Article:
[Coral-List] Exotic vs. Invasive - Lionfish control
frahome at yahoo.com
frahome at yahoo.com
Thu Feb 21 09:29:56 EST 2013
If it is "our responsibility to fix the problem" then why not starting from lowering our ecological footprint. Of course killing lionfish to pretend we are doing something is much easier than giving up on our polluting destructive luxurious habits.
The fact that the lionfish is "cute" is quite irrelevant to the point made by Dr. Szmant.
----- Forwarded Message -----
From: Holden Harris <holden.earl.harris at gmail.com>
To: coral-list at coral.aoml.noaa.gov
Sent: Wednesday, February 20, 2013 6:02 AM
Subject: Re: [Coral-List] Exotic vs. Invasive - Lionfish control
Dear Dr. Szmant,
I agree that lionfish are beautiful fish and their introduction into
the Western Atlantic is unfortunate. However I think it is important
to realize that the widespread efforts to remove lionfish have come
about not because lionfish are seen as individually evil, but because
research clearly shows their presence to have deleterious impacts on
native fauna and ecosystems. Lionfish densities in their invaded
range can far exceed the highest densities from their native range,
and their presence significantly reduces native fish recruitment and
biomass, destabilizing natural food webs. We are also aware that
their impacts are not occurring in a vacuum, and that the direct and
indirect effects of lionfish may combine with other anthropogenic
stressors, such as overfishing and climate change.
It is certainly not the lionfish’s fault that it is a consummate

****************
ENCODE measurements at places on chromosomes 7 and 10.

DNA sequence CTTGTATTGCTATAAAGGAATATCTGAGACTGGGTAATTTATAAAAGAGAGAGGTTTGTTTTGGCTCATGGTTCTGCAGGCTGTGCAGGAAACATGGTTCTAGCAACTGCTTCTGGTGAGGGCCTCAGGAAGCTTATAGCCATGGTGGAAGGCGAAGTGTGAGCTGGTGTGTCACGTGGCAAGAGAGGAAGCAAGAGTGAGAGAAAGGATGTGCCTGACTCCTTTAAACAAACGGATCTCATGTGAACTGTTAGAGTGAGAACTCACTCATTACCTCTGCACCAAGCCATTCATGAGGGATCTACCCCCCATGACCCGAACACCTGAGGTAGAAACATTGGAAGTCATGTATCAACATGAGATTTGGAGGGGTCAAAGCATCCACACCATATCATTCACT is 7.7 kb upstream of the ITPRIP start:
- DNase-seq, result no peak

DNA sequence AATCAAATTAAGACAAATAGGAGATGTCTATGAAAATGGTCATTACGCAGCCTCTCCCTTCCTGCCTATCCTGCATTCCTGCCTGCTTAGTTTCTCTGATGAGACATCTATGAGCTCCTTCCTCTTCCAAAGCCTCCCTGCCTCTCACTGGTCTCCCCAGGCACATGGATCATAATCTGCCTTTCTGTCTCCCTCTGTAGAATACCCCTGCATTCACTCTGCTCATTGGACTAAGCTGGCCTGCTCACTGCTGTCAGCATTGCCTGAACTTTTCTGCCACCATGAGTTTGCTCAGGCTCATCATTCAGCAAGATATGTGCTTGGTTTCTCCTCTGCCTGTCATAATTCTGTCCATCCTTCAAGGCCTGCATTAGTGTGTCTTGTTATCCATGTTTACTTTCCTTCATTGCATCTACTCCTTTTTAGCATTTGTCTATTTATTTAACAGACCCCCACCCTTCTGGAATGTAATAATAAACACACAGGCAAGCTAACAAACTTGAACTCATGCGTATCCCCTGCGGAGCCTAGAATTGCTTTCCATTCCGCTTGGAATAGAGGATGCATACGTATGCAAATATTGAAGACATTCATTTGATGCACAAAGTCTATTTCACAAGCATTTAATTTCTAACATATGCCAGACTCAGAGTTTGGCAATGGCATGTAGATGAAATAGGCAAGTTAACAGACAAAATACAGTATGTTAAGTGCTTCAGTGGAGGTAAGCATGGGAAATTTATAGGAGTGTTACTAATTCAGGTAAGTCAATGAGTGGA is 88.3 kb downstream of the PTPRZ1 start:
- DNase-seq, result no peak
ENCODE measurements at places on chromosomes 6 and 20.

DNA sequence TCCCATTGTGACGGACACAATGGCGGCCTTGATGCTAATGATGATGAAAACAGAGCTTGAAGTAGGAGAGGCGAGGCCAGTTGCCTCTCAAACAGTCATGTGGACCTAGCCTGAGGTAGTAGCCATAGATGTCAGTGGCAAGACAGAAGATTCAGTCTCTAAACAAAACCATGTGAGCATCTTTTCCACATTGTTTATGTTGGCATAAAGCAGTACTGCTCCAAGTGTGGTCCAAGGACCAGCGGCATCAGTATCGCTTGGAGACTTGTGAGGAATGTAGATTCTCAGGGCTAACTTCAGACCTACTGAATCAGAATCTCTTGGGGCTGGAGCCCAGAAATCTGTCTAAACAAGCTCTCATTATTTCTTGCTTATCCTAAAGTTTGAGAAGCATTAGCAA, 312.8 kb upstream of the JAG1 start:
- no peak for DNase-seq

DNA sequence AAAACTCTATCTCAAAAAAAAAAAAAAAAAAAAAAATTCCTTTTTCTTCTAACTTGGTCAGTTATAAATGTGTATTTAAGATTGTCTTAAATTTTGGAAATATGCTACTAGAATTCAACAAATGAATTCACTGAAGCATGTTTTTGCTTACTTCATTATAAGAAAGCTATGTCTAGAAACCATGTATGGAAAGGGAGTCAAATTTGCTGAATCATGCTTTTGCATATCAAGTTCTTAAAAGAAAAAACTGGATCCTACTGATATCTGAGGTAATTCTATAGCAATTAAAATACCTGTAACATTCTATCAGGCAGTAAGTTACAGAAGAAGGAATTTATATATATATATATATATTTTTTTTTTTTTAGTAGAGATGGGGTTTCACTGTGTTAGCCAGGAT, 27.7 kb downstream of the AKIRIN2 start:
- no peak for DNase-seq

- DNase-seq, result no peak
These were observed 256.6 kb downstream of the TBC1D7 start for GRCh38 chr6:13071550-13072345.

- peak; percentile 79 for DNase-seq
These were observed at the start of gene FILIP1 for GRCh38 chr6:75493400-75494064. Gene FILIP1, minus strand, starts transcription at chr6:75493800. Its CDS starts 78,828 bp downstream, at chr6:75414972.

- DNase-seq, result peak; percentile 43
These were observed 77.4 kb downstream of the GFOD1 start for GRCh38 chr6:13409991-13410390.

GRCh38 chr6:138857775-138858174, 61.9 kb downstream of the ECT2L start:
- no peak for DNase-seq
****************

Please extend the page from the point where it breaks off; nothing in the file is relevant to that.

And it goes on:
invasive organism, and the blame for their introduction lays solely on
our species. Thus it is also our responsibility to fix the problem -
and indeed scientists, volunteers, divers, and fishermen are trying
doing just that. I believe their work should be thanked and lauded,
and I find it counterproductive to hear their efforts compared to that
of slaughtermen clubbing baby seals.
> For the record, I find lionfish quite cute, and feel terrible that humans have put them in the position of being an invasive species to be hunted to the death in the Caribbean. They are such beautiful fish, and just hover there as they are faced with a spear gun placed inches from their cute faces. It is not the lionfish, but humans, who are the nasty ones in this sad story.
> Dear Mike:
> I will leave it up to those on the list who have the references about the lionfish invasion history handy to send you the historical references you seek (or better yet, you can go to Coral-List digest and you will find them in there somewhere...or Google lionfish).
> My major reason for replying to your query is to comment that: who are we, the humans who have overfished the Caribbean coral reefs and those all over the world as well, to call out the lionfish for being a major predator of Caribbean reef fishes. Sounds like the kettle calling the pot black. I guess we don't want the lionfishes to eat the fishes that we want to catch for ourselves? Reminds me of the Newfoundland baby seal fishermen (slaughtermen?) justifying the slaughter based on the complaint that the seals ate up all the cod leaving none for the humans!
> I suggest that all those folks who are so upset about the lionfish invasion hurting native Caribbean coral reef fishes do their bit by not fishing or eating any of these reef fishes to help their populations recover!
Holden Earl Harris
T: 649.332.3361 (TCI)
The Scool for Field Studies
Center for Marine Resource Studies
Turks and Caicos Islands
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